Having suffered immensely during the COVID-19 pandemic, the Caribbean economic recovery remains precarious as the region struggles to recover to 2019 levels. On the other hand, and despite the major turbulence currently afflicting global markets, the region’s growth rate for 2021 was estimated to be 5.1% while the IMF’s latest projection is for 12.4% growth in 2022 and 7.3% in 2023. The strong growth figures are surely pulled upwards by Guyana, whose emergence as an energy commodity performer has been unabated by the pandemic and subsequent global volatility. The IMF estimates 2021 growth for Guyana at 23.7%, revised upwards from 20.4%, and adjusted its forecast for 2022 growth upwards to 57.8%. Guyana’s projected 2022 growth rate has it set to be the world’s fastest-growing economy this year, as it was in 2020 (it stood at third in 2021). The conflict in Eastern Europe may have also helped its fortunes, as so far in 2022, 49% of Guyana’s total oil exports have headed for Europe, up from 16% in 2021. A tourism-led recovery in countries such as Barbados (10.5% growth projected in 2022, 5% in 2023), Saint Lucia (9.1% in 2022, 5.8% in 2023) and Saint Kitts and Nevis (9.8% in 2022, 4.8% in 2023) all aid in the relatively upbeat outlook.

After a long period of economic contraction that in fact preceded but was exacerbated by the COVID-19 pandemic, Trinidad and Tobago is expected to see moderate economic growth in 2022.  According to the IMF, negative growth was recorded in each of the previous six years (2016-2021), but 4% growth is projected for 2022 (down from the April forecast of 5.5%) with 3.5% growth anticipated for 2023. In contrast to that somewhat rosy outlook, data for Q12022 from the Central Statistical Office (CSO) indicates that real GDP fell by 0.1% y-o-y. However, over the course of 2022, the economic situation is expected to improve, as energy prices have risen and remained very strong, and the start-up of several upstream projects by then should contribute to sustained or slightly improved energy output. Because of the tentative nature of the economic recovery, the Central Bank of Trinidad and Tobago has been cautious about implementing any monetary tightening to curb rising inflation (measured at 4.9% in July 2022). As a result, the repo rate has remained at 3.5%, where it has been since March 2020.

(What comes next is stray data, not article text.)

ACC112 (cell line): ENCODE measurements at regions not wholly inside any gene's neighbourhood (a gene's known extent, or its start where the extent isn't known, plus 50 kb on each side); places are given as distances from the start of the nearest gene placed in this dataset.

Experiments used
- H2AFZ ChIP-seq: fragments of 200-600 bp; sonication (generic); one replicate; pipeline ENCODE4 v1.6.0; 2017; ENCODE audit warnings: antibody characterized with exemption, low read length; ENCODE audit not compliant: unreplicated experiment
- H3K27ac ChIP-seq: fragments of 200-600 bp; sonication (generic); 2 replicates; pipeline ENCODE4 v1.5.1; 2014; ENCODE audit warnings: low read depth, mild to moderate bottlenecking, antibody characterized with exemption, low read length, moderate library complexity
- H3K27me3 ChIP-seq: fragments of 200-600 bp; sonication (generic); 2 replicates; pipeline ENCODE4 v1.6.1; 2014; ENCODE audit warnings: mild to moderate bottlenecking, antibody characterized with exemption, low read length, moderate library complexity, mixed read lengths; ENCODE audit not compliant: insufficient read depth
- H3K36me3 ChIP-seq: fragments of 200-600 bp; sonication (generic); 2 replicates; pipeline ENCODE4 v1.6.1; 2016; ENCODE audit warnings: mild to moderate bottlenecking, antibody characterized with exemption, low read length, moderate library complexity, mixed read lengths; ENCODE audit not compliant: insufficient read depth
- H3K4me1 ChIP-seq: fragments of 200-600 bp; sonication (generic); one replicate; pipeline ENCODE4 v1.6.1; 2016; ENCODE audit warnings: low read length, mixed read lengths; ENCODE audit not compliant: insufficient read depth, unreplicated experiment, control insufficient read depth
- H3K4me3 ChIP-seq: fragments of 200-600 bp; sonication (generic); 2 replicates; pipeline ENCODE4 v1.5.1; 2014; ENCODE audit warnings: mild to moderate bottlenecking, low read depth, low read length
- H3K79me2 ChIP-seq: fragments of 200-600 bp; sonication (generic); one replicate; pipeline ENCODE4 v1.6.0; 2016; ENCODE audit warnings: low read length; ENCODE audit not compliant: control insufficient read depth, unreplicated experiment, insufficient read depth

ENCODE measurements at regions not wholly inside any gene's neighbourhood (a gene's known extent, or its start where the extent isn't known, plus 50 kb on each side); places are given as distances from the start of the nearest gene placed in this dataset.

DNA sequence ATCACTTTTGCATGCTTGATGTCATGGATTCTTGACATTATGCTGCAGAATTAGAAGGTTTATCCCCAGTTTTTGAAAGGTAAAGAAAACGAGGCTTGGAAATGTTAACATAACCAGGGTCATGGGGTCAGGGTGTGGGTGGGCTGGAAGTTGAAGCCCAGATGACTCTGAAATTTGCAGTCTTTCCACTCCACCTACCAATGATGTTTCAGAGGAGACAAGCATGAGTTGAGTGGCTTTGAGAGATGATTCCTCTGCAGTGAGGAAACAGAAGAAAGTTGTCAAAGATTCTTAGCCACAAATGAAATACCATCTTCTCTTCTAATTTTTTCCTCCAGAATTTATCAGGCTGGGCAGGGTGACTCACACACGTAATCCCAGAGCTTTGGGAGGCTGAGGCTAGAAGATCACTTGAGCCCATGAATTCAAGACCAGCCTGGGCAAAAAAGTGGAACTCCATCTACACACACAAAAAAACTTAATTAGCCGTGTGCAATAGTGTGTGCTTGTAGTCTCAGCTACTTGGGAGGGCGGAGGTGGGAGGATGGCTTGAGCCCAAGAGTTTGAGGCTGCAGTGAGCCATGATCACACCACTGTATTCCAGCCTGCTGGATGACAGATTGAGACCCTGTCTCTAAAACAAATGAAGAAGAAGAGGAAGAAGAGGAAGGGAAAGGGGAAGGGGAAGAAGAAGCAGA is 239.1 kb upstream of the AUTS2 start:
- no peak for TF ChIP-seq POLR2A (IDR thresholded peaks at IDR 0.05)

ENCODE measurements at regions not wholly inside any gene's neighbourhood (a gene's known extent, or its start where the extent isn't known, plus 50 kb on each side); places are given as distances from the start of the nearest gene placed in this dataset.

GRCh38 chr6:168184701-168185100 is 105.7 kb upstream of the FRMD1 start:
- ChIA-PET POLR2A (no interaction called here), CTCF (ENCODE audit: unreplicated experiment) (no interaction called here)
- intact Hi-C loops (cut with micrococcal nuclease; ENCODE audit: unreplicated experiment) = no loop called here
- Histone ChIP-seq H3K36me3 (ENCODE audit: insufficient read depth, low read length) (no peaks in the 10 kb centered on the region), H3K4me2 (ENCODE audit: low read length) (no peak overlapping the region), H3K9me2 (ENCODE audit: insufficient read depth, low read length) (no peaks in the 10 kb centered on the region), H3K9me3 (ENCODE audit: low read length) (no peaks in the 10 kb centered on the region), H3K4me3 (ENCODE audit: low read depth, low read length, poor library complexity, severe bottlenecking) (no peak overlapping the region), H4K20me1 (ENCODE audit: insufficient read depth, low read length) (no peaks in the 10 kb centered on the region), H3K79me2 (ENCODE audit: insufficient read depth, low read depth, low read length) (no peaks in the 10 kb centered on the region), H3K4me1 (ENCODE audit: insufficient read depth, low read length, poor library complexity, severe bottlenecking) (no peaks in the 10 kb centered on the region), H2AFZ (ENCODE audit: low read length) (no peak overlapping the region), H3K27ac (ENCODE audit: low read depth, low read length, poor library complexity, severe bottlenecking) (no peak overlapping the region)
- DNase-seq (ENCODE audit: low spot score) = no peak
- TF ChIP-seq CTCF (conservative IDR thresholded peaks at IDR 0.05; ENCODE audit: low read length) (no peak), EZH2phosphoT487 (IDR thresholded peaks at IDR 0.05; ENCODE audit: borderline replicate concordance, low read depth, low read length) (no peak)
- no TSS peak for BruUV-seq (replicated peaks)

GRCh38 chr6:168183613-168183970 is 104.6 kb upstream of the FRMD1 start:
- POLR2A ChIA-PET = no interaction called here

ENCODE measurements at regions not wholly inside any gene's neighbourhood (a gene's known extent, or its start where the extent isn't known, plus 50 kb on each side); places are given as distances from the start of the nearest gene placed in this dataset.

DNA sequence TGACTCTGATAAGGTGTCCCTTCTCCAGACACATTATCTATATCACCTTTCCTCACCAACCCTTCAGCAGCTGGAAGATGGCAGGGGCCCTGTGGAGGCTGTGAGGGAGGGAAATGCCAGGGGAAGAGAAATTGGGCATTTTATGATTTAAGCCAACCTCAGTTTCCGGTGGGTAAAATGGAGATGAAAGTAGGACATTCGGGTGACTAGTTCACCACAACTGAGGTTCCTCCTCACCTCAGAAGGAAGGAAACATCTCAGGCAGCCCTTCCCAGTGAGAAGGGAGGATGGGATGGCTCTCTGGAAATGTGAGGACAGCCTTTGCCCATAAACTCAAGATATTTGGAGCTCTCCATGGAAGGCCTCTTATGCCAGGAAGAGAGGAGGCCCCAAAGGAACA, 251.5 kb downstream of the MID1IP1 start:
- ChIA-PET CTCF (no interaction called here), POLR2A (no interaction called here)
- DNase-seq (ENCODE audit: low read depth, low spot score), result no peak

Going forward, the IMF’s assessment of the global economy is blunt: “…the United States, the European Union, and China—will continue to stall. In short, the worst is yet to come, and for many people, 2023 will feel like a recession.” The key factors that could improve or worsen the outlook for the coming year are: the evolution of monetary policy stances in response to the wave of inflation, the impact of the Russia-Ukraine war, and new developments in respect of the COVID-19 pandemic as well as associated restrictions or supply chain disruptions. As individual countries and as a group of small, open economies, the Caribbean is not immune to the effects of any of these factors. As a result, regional policymakers must maintain a keen eye on global macroeconomic events and design appropriate interventions to weather highly uncertain and volatile times.